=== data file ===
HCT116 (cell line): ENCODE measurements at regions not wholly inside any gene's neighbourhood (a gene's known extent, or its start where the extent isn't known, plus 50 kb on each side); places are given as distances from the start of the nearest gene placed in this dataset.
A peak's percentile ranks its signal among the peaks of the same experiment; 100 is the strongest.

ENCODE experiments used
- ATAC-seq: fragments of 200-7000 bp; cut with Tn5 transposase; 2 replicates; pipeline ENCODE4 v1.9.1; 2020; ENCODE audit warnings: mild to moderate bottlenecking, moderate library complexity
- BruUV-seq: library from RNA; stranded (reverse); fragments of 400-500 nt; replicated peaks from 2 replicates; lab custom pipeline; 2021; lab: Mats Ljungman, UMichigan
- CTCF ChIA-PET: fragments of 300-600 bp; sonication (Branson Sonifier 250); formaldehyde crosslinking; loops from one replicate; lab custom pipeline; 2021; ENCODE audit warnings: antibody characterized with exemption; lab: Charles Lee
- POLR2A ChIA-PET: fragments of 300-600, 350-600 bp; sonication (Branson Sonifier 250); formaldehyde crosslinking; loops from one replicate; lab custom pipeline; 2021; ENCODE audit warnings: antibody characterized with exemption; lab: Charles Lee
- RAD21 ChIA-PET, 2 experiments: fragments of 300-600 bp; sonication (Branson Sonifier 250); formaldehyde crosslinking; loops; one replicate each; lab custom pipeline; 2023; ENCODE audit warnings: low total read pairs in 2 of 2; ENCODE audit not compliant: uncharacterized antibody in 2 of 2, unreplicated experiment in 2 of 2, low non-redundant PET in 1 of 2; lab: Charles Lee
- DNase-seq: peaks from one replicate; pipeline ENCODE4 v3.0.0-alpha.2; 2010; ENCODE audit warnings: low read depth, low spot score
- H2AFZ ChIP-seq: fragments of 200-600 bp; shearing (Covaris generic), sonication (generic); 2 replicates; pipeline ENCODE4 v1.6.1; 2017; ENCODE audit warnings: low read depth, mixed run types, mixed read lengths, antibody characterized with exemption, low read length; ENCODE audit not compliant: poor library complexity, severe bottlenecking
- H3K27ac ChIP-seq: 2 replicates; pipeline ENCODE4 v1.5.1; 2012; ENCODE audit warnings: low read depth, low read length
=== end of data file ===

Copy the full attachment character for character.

HCT116 (cell line): ENCODE measurements at regions not wholly inside any gene's neighbourhood (a gene's known extent, or its start where the extent isn't known, plus 50 kb on each side); places are given as distances from the start of the nearest gene placed in this dataset.
A peak's percentile ranks its signal among the peaks of the same experiment; 100 is the strongest.

ENCODE experiments used
- ATAC-seq: fragments of 200-7000 bp; cut with Tn5 transposase; 2 replicates; pipeline ENCODE4 v1.9.1; 2020; ENCODE audit warnings: mild to moderate bottlenecking, moderate library complexity
- BruUV-seq: library from RNA; stranded (reverse); fragments of 400-500 nt; replicated peaks from 2 replicates; lab custom pipeline; 2021; lab: Mats Ljungman, UMichigan
- CTCF ChIA-PET: fragments of 300-600 bp; sonication (Branson Sonifier 250); formaldehyde crosslinking; loops from one replicate; lab custom pipeline; 2021; ENCODE audit warnings: antibody characterized with exemption; lab: Charles Lee
- POLR2A ChIA-PET: fragments of 300-600, 350-600 bp; sonication (Branson Sonifier 250); formaldehyde crosslinking; loops from one replicate; lab custom pipeline; 2021; ENCODE audit warnings: antibody characterized with exemption; lab: Charles Lee
- RAD21 ChIA-PET, 2 experiments: fragments of 300-600 bp; sonication (Branson Sonifier 250); formaldehyde crosslinking; loops; one replicate each; lab custom pipeline; 2023; ENCODE audit warnings: low total read pairs in 2 of 2; ENCODE audit not compliant: uncharacterized antibody in 2 of 2, unreplicated experiment in 2 of 2, low non-redundant PET in 1 of 2; lab: Charles Lee
- DNase-seq: peaks from one replicate; pipeline ENCODE4 v3.0.0-alpha.2; 2010; ENCODE audit warnings: low read depth, low spot score
- H2AFZ ChIP-seq: fragments of 200-600 bp; shearing (Covaris generic), sonication (generic); 2 replicates; pipeline ENCODE4 v1.6.1; 2017; ENCODE audit warnings: low read depth, mixed run types, mixed read lengths, antibody characterized with exemption, low read length; ENCODE audit not compliant: poor library complexity, severe bottlenecking
- H3K27ac ChIP-seq: 2 replicates; pipeline ENCODE4 v1.5.1; 2012; ENCODE audit warnings: low read depth, low read length